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digitalmars.D - Pending peeves again - getting tired of waiting

reply Stewart Gordon <smjg_1998 yahoo.com> writes:
I went to all the trouble to start this list.  And I'm quite sure I'm 
not the only one waiting for the items on it (some getting rather old 
now) to finally be dealt with.

As you see, they roughly fall into three categories:
- fixes that need to be coded up
- fixes that have already been written, and just need hooking up
- places where it's merely the documentation that needs finishing

Walter, could we please at least have a clue of where these are in your 
queue?

Stewart.

-- 
My e-mail is valid but not my primary mailbox, aside from its being the 
unfortunate victim of intensive mail-bombing at the moment.  Please keep 
replies on the 'group where everyone may benefit.
Jul 07 2004
next sibling parent reply Charlie <Charlie_member pathlink.com> writes:
url is http://www.prowiki.org/wiki4d/wiki.cgi?PendingPeeves ;)

Also hate to be picky but

string.d:1488
--

char[] toString(char c)
{
char[] result = new char[2];
result[0] = c;
result[1] = 0;
return result[0 .. 1];
}

Why all those extra operations ?  When it justs need 1 char assignment ?

Charlie


In article <ccgikc$92e$1 digitaldaemon.com>, Stewart Gordon says...
I went to all the trouble to start this list.  And I'm quite sure I'm 
not the only one waiting for the items on it (some getting rather old 
now) to finally be dealt with.

As you see, they roughly fall into three categories:
- fixes that need to be coded up
- fixes that have already been written, and just need hooking up
- places where it's merely the documentation that needs finishing

Walter, could we please at least have a clue of where these are in your 
queue?

Stewart.

-- 
My e-mail is valid but not my primary mailbox, aside from its being the 
unfortunate victim of intensive mail-bombing at the moment.  Please keep 
replies on the 'group where everyone may benefit.

Jul 07 2004
parent reply Norbert Nemec <Norbert.Nemec gmx.de> writes:
Charlie wrote:

 url is http://www.prowiki.org/wiki4d/wiki.cgi?PendingPeeves ;)
 
 Also hate to be picky but
 
 string.d:1488
 --
 
 char[] toString(char c)
 {
 char[] result = new char[2];
 result[0] = c;
 result[1] = 0;
 return result[0 .. 1];
 }
 
 Why all those extra operations ?  When it justs need 1 char assignment ?

I agree! It should be: ----------------------- char[] toString(char c) { char[] result = new char[1]; result[0] = c; return result; } ----------------------- All that putting in trailing 0s automatically should be avoided. If you need to interface C-code, you should do the conversion explicitely. Of course that is less efficient, but why should the native string handling code suffer for that? The native-string library should not care about trailing 0s at all!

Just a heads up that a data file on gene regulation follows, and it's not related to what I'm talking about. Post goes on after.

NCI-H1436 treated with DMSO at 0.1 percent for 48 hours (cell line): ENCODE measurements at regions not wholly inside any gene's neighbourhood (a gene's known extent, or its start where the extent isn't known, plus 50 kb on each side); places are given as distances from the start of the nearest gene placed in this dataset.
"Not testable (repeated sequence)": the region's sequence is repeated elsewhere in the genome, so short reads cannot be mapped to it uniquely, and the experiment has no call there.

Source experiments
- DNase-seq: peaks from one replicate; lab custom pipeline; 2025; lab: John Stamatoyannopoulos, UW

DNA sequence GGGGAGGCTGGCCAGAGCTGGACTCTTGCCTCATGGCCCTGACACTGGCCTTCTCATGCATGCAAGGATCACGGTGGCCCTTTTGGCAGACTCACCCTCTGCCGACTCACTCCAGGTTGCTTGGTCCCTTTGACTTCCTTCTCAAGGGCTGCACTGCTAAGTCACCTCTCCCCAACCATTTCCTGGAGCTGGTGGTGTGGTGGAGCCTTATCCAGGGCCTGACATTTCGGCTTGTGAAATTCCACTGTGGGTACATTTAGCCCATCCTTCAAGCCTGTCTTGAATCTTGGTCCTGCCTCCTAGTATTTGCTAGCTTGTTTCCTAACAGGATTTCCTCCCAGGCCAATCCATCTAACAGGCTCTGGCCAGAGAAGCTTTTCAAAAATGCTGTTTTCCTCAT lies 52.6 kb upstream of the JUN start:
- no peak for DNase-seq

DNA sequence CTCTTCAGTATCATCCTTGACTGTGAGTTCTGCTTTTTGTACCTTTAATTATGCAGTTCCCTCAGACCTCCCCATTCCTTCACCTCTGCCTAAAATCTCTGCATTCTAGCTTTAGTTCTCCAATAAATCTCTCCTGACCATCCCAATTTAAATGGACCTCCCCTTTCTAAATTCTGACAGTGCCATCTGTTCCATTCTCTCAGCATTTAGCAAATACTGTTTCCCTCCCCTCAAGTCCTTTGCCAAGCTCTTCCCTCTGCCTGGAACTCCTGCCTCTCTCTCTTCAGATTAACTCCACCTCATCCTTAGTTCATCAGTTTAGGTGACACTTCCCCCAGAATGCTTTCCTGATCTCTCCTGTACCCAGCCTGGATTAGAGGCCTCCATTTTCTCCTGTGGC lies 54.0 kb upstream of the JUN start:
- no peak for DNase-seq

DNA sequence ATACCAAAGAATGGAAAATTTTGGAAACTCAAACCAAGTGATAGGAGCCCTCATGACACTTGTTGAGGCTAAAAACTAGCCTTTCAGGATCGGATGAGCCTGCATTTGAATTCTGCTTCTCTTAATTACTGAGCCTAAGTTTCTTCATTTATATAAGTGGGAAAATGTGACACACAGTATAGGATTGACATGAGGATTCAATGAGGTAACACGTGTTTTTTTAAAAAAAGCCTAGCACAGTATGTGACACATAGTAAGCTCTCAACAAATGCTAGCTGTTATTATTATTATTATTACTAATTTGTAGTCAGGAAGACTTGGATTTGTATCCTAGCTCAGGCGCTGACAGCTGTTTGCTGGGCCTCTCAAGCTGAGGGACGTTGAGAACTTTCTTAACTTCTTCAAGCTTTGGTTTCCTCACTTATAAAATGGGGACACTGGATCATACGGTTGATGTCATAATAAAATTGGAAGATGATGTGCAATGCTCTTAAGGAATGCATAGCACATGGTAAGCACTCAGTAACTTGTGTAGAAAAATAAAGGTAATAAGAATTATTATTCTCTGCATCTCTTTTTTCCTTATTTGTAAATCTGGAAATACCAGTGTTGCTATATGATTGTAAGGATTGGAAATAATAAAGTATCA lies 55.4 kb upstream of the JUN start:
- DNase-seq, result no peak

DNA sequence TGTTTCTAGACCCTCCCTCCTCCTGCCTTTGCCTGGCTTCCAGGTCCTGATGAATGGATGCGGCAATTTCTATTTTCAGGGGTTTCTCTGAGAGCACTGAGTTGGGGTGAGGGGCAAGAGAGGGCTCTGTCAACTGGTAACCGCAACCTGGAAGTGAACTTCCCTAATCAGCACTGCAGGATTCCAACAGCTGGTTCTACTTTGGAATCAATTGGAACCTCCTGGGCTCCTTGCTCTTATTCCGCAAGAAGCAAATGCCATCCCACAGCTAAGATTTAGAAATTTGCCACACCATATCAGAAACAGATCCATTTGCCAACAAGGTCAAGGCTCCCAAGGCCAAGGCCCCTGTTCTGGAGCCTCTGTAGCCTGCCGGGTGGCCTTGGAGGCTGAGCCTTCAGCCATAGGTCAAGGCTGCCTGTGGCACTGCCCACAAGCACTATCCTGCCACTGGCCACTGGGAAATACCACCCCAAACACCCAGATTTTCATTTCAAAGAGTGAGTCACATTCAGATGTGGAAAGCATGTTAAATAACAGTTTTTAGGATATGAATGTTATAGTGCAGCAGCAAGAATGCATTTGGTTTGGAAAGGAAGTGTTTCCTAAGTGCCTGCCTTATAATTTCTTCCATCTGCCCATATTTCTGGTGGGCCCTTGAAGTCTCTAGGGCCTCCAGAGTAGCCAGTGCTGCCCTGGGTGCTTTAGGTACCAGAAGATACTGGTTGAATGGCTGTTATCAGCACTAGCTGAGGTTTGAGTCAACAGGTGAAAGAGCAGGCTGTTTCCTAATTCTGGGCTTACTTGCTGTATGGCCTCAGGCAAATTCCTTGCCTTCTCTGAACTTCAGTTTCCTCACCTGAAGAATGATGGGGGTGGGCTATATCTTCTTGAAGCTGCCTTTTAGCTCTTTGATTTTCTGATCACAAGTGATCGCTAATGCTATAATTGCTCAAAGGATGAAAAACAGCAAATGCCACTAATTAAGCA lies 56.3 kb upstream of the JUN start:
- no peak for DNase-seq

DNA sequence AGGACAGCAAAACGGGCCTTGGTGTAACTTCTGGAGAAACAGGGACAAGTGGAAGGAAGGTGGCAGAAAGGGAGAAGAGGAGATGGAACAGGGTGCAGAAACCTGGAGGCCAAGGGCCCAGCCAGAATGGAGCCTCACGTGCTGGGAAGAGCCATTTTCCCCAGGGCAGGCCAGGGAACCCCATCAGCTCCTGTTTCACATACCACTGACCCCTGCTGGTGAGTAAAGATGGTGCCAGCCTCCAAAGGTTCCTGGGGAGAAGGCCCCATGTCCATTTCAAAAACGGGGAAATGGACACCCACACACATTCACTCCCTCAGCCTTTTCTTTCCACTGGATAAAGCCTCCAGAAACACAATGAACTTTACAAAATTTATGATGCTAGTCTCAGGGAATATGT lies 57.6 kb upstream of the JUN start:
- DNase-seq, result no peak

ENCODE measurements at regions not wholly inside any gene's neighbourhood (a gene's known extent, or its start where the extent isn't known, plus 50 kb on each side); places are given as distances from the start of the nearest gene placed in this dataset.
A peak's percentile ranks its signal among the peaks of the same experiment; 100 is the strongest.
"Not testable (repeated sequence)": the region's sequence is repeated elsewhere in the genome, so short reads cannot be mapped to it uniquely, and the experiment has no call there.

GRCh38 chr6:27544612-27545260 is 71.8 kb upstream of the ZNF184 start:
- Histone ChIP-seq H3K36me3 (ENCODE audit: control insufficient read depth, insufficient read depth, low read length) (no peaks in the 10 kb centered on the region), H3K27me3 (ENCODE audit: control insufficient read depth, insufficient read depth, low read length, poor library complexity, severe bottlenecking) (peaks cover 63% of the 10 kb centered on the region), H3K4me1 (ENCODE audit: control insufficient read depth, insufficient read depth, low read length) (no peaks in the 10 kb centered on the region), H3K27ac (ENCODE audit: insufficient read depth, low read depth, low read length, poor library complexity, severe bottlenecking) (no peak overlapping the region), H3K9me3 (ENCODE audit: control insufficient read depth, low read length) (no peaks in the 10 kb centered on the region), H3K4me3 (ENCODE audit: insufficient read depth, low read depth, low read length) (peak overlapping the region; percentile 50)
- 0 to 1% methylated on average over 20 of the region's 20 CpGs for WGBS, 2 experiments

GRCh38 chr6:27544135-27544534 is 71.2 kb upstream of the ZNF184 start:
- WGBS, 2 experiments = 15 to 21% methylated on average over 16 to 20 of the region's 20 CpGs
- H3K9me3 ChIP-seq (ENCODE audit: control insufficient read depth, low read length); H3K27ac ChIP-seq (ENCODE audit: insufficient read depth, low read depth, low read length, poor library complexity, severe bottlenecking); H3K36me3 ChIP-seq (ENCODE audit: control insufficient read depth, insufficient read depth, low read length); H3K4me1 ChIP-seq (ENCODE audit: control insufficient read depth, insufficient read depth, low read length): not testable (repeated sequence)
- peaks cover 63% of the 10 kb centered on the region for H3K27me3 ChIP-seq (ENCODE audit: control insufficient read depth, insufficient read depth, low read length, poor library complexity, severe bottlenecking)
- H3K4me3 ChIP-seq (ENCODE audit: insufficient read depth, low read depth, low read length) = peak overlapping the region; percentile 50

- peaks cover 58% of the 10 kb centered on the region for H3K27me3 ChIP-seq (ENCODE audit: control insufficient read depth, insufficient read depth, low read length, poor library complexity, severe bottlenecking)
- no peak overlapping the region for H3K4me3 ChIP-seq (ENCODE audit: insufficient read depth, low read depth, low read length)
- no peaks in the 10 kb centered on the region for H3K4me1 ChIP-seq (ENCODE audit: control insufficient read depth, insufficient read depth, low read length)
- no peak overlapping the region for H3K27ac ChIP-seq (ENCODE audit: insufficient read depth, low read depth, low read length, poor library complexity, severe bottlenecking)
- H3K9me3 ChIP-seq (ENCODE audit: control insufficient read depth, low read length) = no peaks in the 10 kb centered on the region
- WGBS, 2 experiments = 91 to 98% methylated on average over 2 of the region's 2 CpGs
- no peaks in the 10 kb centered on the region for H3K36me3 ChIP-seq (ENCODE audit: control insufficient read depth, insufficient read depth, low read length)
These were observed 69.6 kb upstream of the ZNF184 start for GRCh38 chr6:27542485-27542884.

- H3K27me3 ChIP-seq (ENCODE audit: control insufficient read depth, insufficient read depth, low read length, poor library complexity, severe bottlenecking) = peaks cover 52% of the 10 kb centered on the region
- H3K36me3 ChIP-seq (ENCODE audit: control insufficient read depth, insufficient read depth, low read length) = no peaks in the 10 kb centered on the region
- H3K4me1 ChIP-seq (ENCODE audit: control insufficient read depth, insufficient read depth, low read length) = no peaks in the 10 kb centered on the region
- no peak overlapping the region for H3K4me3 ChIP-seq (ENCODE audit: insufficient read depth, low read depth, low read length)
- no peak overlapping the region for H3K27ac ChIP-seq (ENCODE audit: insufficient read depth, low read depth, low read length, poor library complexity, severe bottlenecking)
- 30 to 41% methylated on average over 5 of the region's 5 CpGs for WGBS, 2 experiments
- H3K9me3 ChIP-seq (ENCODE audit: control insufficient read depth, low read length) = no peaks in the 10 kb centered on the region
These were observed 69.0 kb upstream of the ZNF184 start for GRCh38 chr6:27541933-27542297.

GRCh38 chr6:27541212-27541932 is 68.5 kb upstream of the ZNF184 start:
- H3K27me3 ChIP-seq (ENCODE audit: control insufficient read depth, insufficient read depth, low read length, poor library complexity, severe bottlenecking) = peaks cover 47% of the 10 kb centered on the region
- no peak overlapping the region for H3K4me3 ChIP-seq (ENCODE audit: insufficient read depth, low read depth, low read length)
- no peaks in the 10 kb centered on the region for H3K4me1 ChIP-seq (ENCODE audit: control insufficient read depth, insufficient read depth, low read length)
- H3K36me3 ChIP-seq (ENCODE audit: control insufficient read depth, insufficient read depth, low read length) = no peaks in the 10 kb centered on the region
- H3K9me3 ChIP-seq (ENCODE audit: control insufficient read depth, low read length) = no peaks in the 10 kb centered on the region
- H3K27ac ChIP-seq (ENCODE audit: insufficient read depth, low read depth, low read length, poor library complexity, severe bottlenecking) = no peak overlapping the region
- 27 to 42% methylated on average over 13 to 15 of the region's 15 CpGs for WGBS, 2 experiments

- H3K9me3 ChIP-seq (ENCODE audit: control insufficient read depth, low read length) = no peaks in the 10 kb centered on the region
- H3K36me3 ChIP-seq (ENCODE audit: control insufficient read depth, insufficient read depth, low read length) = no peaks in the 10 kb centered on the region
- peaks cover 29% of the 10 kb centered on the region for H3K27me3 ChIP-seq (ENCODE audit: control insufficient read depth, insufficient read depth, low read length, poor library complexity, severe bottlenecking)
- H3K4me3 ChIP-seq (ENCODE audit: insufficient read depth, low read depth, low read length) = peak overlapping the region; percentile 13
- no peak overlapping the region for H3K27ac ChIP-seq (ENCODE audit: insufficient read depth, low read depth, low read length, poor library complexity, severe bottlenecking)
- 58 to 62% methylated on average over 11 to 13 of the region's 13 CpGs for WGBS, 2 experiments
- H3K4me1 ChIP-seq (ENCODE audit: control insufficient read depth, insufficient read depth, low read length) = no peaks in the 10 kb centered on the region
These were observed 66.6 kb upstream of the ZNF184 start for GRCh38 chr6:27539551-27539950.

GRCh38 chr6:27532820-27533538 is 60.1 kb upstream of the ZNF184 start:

Jul 07 2004
parent reply Andy Friesen <andy ikagames.com> writes:
Norbert Nemec wrote:
 It should be:
 
 -----------------------
 char[] toString(char c)
 {
         char[] result = new char[1];
         result[0] = c;
         return result;
 }

Or just: char[] toString(char c) { return (&c)[0..1].dup; } -- andy
Jul 07 2004
parent Norbert Nemec <Norbert.Nemec gmx.de> writes:
Andy Friesen wrote:

 Norbert Nemec wrote:
 It should be:
 
 -----------------------
 char[] toString(char c)
 {
         char[] result = new char[1];
         result[0] = c;
         return result;
 }

Or just: char[] toString(char c) { return (&c)[0..1].dup; }

That's neat! I really need to learn thinking D...
Jul 07 2004
prev sibling next sibling parent reply "Walter" <newshound digitalmars.com> writes:
"Stewart Gordon" <smjg_1998 yahoo.com> wrote in message
news:ccgikc$92e$1 digitaldaemon.com...
 I went to all the trouble to start this list.  And I'm quite sure I'm
 not the only one waiting for the items on it (some getting rather old
 now) to finally be dealt with.

 As you see, they roughly fall into three categories:
 - fixes that need to be coded up
 - fixes that have already been written, and just need hooking up
 - places where it's merely the documentation that needs finishing

 Walter, could we please at least have a clue of where these are in your
 queue?

There are hundreds of items in the bug list, I try to give priority to crashers. Anyhow, I've stopped adding new features, and have just been working the bug list.
Jul 07 2004
next sibling parent reply pragma <EricAnderton at yahoo dot com> <pragma_member pathlink.com> writes:
In article <cchbph$1dmh$1 digitaldaemon.com>, Walter says...